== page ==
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Repositório do Hospital Prof. Doutor Fernando Fonseca (3.582 recursos)

The Hospital Prof. Dr. Fernando Fonseca E.P.E. (HFF) institutional repository collects, preserves and disseminates the intellectual output of its professionals in digital format. Its aims are to increase the HFF’s investigation visibility and citation impact, to foster scientific communication and to preserve the HFF’s intellectual memory.

NEU - Artigos

Mostrando recursos 1 - 20 de 31

  1. Behavioral response to headache: a comparison between migraine and tension-type headache.

    Martins, I; Parreira, E
    OBJECTIVE: To compare patients with migraine and tension-type headache in their behavior during the attacks and the maneuvers used to relieve the pain. BACKGROUND: Patients with headache often perform nonpharmacological measures to relieve the pain, but it is not known if these behaviors vary with the diagnosis, clinical features, and pathogenesis. METHODS: One hundred consecutive patients with either migraine (n = 72 ) or tension-type headache (n = 28) were questioned (including the use of a checklist) concerning their usual behavior during the attacks and nonpharmacological maneuvers performed to relieve the pain. The results of the two types of headache were compared. RESULTS:...

  2. Neuronal migration defects in the Dreher (Lmx1a) mutant mouse: role of disorders of the glial limiting membrane

    Costa, C; Harding, B; Copp, A
    Dreher (dr(J)) is an autosomal recessive mutation in the newly identified LIM homeobox gene, Lmx1a. The homozygous mutant phenotype includes misplaced neurons (heterotopia) in the cerebral cortex, cerebellum and hippocampus, which mimic the mild end of the spectrum of neuronal migration disorders in humans. Heterotopic neurons are found mainly in the normally cell-sparse layer I within the cerebral hemispheres of dr(J) homozygotes. Neu-N immunostaining confirms the neuronal nature of these heterotopic cells, while bromodeoxyuridine-birthdating shows that the misplaced neurons are generated predominantly during the late stages of corticogenesis (E15-E17), suggesting an over-migration of neurons destined for layer II. Immunohistochemistry for...

  3. Romboencefalite e abcessos cerebrais por listeria monocytogenes: um desafio clínico

    Costa, S; Valverde, A
    A Listeria monocytogenes é um bacilo gram positivo, anaeróbio facultativo e responsável por envolvimento do sistema nervoso central em 30 a 55% dos casos. As manifestações mais frequentes são a meningite aguda e subaguda, seguida da bacteriémia, romboencefalite e abcessos cerebrais ou medulares. Apresentamos um caso clínico de uma romboencefalite e abcessos cerebrais por L. monocytogenes. Concluímos que é importante considerar sempre o diagnóstico de infecção por este agente em doentes imunossuprimidos e/ou com mais de 65 anos com envolvimento infratentorial do SNC ou meningite, devendo ser iniciada antibioterapia assim que possível. Todavia, perante a suspeita clínica deve ser feita a colheita de hemoculturas antes...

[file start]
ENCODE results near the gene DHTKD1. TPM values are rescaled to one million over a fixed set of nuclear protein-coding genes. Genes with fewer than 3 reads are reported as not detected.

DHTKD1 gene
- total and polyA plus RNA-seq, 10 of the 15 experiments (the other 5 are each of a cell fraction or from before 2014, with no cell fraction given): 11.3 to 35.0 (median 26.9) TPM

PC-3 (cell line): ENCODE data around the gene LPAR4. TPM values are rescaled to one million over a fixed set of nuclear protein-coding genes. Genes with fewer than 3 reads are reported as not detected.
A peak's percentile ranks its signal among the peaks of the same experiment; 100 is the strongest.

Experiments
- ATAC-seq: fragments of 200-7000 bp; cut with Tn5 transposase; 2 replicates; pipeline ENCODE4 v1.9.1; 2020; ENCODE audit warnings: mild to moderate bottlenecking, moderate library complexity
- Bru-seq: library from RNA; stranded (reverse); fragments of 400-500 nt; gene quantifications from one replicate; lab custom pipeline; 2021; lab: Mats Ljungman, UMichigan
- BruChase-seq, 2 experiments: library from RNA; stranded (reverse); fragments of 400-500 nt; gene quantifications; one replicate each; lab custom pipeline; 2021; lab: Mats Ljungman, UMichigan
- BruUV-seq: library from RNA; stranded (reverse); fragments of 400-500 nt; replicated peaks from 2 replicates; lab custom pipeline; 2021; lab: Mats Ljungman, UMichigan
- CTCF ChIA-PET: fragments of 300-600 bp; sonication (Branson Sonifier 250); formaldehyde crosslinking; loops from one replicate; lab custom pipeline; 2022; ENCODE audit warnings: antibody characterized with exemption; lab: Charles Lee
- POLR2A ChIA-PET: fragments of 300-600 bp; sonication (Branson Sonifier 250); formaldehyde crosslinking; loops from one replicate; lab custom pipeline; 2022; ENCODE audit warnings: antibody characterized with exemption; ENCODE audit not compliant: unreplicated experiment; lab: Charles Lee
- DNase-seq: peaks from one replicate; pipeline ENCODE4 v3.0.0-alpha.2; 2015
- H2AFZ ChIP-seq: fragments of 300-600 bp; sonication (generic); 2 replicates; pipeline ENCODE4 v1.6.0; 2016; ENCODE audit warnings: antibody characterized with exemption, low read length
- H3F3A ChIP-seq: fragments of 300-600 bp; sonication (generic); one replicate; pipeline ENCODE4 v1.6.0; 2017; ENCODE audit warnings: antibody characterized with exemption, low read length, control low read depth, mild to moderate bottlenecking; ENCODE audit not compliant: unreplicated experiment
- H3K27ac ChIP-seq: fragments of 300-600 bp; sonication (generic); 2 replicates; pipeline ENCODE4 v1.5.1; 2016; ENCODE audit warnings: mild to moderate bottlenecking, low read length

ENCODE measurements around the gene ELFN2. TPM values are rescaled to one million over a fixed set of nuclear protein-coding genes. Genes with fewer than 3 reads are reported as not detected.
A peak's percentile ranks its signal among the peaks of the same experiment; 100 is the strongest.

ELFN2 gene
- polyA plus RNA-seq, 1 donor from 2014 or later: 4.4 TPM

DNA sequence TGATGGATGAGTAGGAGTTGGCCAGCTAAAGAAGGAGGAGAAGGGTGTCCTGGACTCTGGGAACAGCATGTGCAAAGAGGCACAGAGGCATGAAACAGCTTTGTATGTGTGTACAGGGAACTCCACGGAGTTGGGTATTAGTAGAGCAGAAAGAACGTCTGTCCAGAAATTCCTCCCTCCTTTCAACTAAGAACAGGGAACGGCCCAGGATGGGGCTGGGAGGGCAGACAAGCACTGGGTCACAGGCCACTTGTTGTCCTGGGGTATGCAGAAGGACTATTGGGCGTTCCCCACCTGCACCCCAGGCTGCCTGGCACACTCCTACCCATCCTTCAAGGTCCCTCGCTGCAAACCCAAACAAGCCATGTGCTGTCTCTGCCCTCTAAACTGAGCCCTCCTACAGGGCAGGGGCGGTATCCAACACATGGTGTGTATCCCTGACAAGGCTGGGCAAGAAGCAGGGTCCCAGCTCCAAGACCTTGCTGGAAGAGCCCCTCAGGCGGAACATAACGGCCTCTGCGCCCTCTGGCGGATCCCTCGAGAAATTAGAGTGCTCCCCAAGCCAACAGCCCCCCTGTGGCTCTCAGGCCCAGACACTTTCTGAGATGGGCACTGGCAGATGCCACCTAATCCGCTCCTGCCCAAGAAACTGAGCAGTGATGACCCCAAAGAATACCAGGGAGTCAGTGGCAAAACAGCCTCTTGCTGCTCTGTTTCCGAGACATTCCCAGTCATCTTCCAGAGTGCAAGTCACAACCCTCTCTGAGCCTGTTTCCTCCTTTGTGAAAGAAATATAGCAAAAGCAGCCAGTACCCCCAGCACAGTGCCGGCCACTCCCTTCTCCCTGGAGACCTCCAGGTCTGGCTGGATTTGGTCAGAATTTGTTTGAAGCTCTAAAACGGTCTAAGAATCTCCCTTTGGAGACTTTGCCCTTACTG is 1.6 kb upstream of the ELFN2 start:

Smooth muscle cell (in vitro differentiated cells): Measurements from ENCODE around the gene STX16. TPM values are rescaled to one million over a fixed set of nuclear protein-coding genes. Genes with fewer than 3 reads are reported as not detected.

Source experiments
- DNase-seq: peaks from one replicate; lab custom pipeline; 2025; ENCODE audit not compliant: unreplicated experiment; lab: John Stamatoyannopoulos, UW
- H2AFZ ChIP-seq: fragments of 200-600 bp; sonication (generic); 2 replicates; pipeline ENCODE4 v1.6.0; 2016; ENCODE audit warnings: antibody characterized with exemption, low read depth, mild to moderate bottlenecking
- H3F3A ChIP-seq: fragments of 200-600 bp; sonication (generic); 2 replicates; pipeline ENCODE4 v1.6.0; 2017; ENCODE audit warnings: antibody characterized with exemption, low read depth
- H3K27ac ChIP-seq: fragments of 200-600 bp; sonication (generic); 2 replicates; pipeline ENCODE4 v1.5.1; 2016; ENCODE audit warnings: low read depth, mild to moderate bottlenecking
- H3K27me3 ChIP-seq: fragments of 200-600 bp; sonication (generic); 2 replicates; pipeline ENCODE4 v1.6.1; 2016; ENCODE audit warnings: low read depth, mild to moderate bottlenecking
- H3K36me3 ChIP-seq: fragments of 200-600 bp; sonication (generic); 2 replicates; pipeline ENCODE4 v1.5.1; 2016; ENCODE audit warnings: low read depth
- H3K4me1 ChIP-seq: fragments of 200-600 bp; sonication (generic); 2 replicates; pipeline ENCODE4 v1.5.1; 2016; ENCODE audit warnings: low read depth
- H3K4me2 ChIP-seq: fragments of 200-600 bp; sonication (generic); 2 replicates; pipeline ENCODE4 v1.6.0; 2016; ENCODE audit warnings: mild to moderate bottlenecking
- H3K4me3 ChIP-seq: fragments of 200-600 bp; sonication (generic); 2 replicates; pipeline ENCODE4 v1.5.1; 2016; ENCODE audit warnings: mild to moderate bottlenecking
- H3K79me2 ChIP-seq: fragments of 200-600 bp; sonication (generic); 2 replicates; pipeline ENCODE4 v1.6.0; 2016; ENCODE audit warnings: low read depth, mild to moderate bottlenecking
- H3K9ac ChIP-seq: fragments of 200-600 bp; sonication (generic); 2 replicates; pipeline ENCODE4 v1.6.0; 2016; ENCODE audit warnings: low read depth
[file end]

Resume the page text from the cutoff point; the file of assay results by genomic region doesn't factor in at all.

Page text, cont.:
4. Romboencefalite e abcessos cerebrais por listeria monocytogenes: um desafio clínico

    Costa, S; Valverde, A
    A Listeria monocytogenes é um bacilo gram positivo, anaeróbio facultativo e responsável por envolvimento do sistema nervoso central em 30 a 55% dos casos. As manifestações mais frequentes são a meningite aguda e subaguda, seguida da bacteriémia, romboencefalite e abcessos cerebrais ou medulares. Apresentamos um caso clínico de uma romboencefalite e abcessos cerebrais por L. monocytogenes. Concluímos que é importante considerar sempre o diagnóstico de infecção por este agente em doentes imunossuprimidos e/ou com mais de 65 anos com envolvimento infratentorial do SNC ou meningite, devendo ser iniciada antibioterapia assim que possível. Todavia, perante a suspeita clínica deve ser feita a colheita de hemoculturas antes...

  5. Cefalea en paciente con neurofibromatosis tipo 1

    Herrero Valverde, A; Moiron Simões, R; Mera Campillo, J; Palma, T
    INTRODUCTION: Neurofibromatosis type 1 (NF-1) is an autosomal dominant neurocutaneous syndrome due to a mutation in chromosome 17 (at 17q11.2). The association of NF-1 with Arnold-Chiari I malformation has been previously described. CASE REPORT: A 23 year-old woman diagnosed of NF-1 based on the presence of cutaneous lesions and a familiar background consistent with this was referred to the neurologist due to oppressive frontooccipital bilateral headache that irradiated to both shoulders. It worsened on physical effort and Valsalva maneuver and had more than one year of evolution. Physical examination showed multiple café au lait spots in the trunk and cutaneous neurofibromas...

  6. What should you know about limbic encephalitis?

    Machado, S; Pinto, A; Irani, S
    Autoimmune encephalitis is an inflammatory disorder characterized by a subacute impairment of short-term memory, psychiatric features and seizures. It is often associated with a variety of other neurological symptoms, and its differential diagnosis is wide, leading to challenges in its recognition. It used to be regarded as a rare disease, usually paraneoplastic and with poor prognosis. However, with the recent recognition of membrane-surface directed antibodies, it is now known that in a substantial proportion of cases there is no association with any malignancy and there is a good prognosis if treated. Hence, early recognition and prompt initiation of immunotherapies are of great importance.

  7. Diagnosis of stroke by the nonneurologist: a validation study.

    Ferro, J; Pinto, A; Falcão, I; Rodrigues, G; Ferreira, J; Falcão, F; Azevedo, E; Canhão, P; Melo, T; Rosas, MJ; Oliveira, V; Salgado, AV